Ben Nevis via CMD Arete
At 1345m, 4411ft Ben Nevis (Beinn Nibheis ) is the highest point in the British Isles. There are numerous ways to get to the summit. This route takes you along the CMD (Carn Mor Dearg) Arete, which also allows you to summit another Munro, Carn Mor Dearg (1220m).
Its a walk of around 11 miles, and about 1500m of ascent, so give yourselves plenty of time. It can be quite boggy on the way down, so tread careful.
The walk starts in The North Face car park near Torlundy.
How to get there
From Fort William take the A82 north for 2 ½ miles (4km). Turn right at the signpost for Torlundy and look for the Forestry Commission signs leading up a forest road to the parking in the Forest. The car park is at grid reference NN 145 763.
PH33 6SW is a postcode opposite the turning for Torlundy.
The first part of the walk is well signposted and takes you through the Leanachan Forest. Follow the signs on a well maintained path to you reach the edge of the forest. You will come to quite a large style.
Climb over the style and follow the well marked path following the water course Allt a' Mhuilinn. Follow the path for about 500m where you will see another path fork off to the left. Keep a close eye out for it, as sometimes it not very clear. By now you should be getting some great views of the infamous North Face of Ben Nevis (weather permitting)
Carry on along this path, which can be quite wet on the lower reaches, you will eventually start to climb up towards Carn Mor Dearg, here the path dries out and starts to turn increasingly rocky. Look to your left and you will see Carn Beag Dearg 995m. (not classed as a Munro but its there if you want to do it). This walk takes you across the lower slopes of Carn Beag Dearg. Continue gaining height till you reach the ridge and in front of you you will see the shapely peak of Carn Mor Dearg. Also turn around and take a look back at the views towards Fort William.
Once you reach the summit of Carn Mor Dearg the way forward is strikingly obvious. Keep to the top of the ridge which curves away to the right towards Ben Nevis. A little rocky with some very basic scrambling in a couple of places, but more or less just a walk. A walk, which I may add, has some amazing views, The North Face of the Ben to your right, and looking left towards the Ring Of Steall in the Mamores. Carry on along the ridge and you will reach the bottom of a scree slope/ boulder field that will take you to the summit plateau of Ben Nevis. This is quite steep and loose in places, so take your time and watch your foot placement. Not long to go now.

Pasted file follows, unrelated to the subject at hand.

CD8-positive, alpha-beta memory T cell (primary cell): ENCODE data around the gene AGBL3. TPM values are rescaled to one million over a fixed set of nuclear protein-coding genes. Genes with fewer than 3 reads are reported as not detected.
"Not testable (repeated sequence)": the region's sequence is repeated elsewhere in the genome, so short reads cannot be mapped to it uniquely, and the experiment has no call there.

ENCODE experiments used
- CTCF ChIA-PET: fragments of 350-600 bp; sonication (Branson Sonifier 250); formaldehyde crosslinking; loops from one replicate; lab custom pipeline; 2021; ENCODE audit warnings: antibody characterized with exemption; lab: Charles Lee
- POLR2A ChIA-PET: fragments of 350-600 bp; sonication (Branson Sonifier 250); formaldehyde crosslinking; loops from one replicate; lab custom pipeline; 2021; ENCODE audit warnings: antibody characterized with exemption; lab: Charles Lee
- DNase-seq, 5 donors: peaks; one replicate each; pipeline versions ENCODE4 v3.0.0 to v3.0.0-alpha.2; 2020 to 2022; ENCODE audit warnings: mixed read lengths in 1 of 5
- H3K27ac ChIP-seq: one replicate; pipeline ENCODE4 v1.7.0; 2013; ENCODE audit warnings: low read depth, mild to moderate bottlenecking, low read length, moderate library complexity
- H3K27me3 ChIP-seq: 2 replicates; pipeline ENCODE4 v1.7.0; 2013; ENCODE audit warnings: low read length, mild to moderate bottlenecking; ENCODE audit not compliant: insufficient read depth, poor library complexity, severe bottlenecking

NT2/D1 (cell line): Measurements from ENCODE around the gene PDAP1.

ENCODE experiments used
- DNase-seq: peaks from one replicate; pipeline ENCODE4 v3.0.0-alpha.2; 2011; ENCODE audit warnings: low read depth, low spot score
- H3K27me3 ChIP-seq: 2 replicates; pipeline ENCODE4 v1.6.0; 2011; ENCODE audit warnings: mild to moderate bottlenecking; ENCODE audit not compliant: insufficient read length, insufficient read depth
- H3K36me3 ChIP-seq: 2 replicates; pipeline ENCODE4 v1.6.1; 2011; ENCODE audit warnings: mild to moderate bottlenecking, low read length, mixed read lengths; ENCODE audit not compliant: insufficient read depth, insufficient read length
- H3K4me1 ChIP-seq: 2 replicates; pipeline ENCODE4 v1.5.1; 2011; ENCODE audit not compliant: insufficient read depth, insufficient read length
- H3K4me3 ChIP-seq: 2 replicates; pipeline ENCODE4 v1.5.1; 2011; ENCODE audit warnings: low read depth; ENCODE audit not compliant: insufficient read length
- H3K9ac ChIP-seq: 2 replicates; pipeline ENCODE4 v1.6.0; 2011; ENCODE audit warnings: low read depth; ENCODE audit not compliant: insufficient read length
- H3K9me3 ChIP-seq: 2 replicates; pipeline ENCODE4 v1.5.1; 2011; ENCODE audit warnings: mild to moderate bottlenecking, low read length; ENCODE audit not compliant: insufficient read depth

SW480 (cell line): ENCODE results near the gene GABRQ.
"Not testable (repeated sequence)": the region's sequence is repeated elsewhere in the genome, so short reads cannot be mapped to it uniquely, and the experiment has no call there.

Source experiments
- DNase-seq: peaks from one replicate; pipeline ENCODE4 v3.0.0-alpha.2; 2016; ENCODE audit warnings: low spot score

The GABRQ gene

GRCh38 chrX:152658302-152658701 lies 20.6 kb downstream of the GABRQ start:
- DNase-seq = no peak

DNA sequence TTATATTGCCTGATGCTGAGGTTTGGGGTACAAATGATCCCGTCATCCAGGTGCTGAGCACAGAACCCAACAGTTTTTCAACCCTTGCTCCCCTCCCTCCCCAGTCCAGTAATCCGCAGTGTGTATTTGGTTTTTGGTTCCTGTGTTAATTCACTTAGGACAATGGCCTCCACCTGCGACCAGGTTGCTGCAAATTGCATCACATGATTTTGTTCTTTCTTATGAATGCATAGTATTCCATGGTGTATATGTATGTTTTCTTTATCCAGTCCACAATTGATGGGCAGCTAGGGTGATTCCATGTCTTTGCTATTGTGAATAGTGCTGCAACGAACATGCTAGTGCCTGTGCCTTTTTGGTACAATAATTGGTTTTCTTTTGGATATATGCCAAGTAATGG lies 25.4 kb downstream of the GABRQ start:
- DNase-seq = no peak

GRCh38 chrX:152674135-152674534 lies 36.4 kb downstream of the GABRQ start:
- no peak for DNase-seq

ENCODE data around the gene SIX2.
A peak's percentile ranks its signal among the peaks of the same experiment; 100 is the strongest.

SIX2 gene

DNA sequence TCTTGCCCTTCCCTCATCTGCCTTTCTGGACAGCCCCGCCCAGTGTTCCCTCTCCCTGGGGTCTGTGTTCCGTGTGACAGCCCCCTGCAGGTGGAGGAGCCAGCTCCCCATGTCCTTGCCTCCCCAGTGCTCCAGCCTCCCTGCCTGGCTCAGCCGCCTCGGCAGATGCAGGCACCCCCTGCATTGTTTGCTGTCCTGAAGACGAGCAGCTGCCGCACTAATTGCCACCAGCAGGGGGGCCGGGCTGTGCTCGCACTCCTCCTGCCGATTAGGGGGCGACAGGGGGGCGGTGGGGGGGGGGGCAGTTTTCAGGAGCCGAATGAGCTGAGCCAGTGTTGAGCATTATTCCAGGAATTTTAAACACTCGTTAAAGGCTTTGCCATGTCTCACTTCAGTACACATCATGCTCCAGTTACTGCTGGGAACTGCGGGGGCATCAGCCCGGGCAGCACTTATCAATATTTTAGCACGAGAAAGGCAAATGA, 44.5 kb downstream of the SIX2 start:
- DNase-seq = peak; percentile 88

Once you reach the top of the steep climb, you will suddenly find yourself popping up, right on the summit plateau of Ben Nevis. Don't be surprised to find that you are not the only one on the summit. In the summer and good weather, there can be quite a few people up there. After all, they have come to see what you have come to see.
On a clear day the path down is very clear, but if the clag has dropped or there is still snow on the ground, then take care and follow a bearing of 231 degrees for 150 metres, and then a bearing of 281 degrees, to pass the most dangerous section. (not sure what these numbers mean? Join us on a mountain skills day) This will take you safely past Gardyloo Gully and Five Finger Gully. You will then start to descend the zig zags which seems to be never ending. You will then keep on the path until there is a turning to your left, which is the main tourist path. Don't turn, keep going straight on as if heading for the lake Lochan Meall. You will pass a large standing stone on the left hand side of the path which has become quite famous for all the wrong reasons. (you can do your own investigation in to this :( )
Keep following the path which can now start to turn boggy again till you reach and old fence line. Turn left and follow the old fence all the way down until you reach the style you first climbed. Then just retrace your steps back to the car.
We will be running a guided walk on this route on 11th August. Please contact us if interested. If you have any questions then please get in touch, we are always happy to help.